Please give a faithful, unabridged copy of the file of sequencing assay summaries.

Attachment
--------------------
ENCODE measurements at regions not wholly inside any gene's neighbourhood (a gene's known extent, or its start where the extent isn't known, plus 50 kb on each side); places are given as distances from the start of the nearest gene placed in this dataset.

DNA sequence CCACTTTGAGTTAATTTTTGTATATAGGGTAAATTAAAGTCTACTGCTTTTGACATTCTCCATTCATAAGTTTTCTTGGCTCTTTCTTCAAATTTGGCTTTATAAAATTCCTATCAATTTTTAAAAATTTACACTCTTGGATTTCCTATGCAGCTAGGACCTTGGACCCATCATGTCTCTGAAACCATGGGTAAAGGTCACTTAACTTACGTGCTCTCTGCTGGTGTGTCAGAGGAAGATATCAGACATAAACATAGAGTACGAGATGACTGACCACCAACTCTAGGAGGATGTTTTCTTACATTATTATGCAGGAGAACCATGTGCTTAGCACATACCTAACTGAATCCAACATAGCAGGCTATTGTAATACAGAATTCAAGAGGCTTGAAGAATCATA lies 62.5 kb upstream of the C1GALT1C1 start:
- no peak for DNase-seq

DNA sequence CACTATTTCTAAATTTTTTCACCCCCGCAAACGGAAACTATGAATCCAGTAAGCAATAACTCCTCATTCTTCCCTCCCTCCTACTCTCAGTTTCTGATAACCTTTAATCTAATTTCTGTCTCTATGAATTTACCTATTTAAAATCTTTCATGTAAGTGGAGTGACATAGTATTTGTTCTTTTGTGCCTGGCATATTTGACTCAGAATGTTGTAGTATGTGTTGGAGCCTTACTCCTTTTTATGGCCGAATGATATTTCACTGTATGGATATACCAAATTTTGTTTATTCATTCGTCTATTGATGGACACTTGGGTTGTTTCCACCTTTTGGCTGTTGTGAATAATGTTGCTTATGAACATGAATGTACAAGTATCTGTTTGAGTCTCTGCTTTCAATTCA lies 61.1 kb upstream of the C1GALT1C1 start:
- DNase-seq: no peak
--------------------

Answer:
ENCODE measurements at regions not wholly inside any gene's neighbourhood (a gene's known extent, or its start where the extent isn't known, plus 50 kb on each side); places are given as distances from the start of the nearest gene placed in this dataset.

DNA sequence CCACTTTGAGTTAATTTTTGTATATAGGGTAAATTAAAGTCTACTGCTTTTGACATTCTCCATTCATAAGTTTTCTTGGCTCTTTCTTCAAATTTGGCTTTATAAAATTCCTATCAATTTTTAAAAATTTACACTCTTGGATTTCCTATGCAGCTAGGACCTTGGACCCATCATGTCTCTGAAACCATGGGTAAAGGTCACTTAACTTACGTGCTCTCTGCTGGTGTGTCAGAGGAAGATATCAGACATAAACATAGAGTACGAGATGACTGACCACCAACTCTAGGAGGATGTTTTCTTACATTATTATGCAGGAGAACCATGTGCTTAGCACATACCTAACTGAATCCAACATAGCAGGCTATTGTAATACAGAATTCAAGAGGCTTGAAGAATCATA lies 62.5 kb upstream of the C1GALT1C1 start:
- no peak for DNase-seq

DNA sequence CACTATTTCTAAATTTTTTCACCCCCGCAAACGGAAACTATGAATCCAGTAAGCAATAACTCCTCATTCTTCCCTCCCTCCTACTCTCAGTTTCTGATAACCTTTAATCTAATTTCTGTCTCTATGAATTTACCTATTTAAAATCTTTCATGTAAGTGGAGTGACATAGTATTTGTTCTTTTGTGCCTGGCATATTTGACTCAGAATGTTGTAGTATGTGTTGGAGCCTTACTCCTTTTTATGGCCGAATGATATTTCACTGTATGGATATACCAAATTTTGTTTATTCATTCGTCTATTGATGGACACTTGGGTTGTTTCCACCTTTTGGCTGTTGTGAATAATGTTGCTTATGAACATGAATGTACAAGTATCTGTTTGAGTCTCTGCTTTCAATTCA lies 61.1 kb upstream of the C1GALT1C1 start:
- DNase-seq: no peak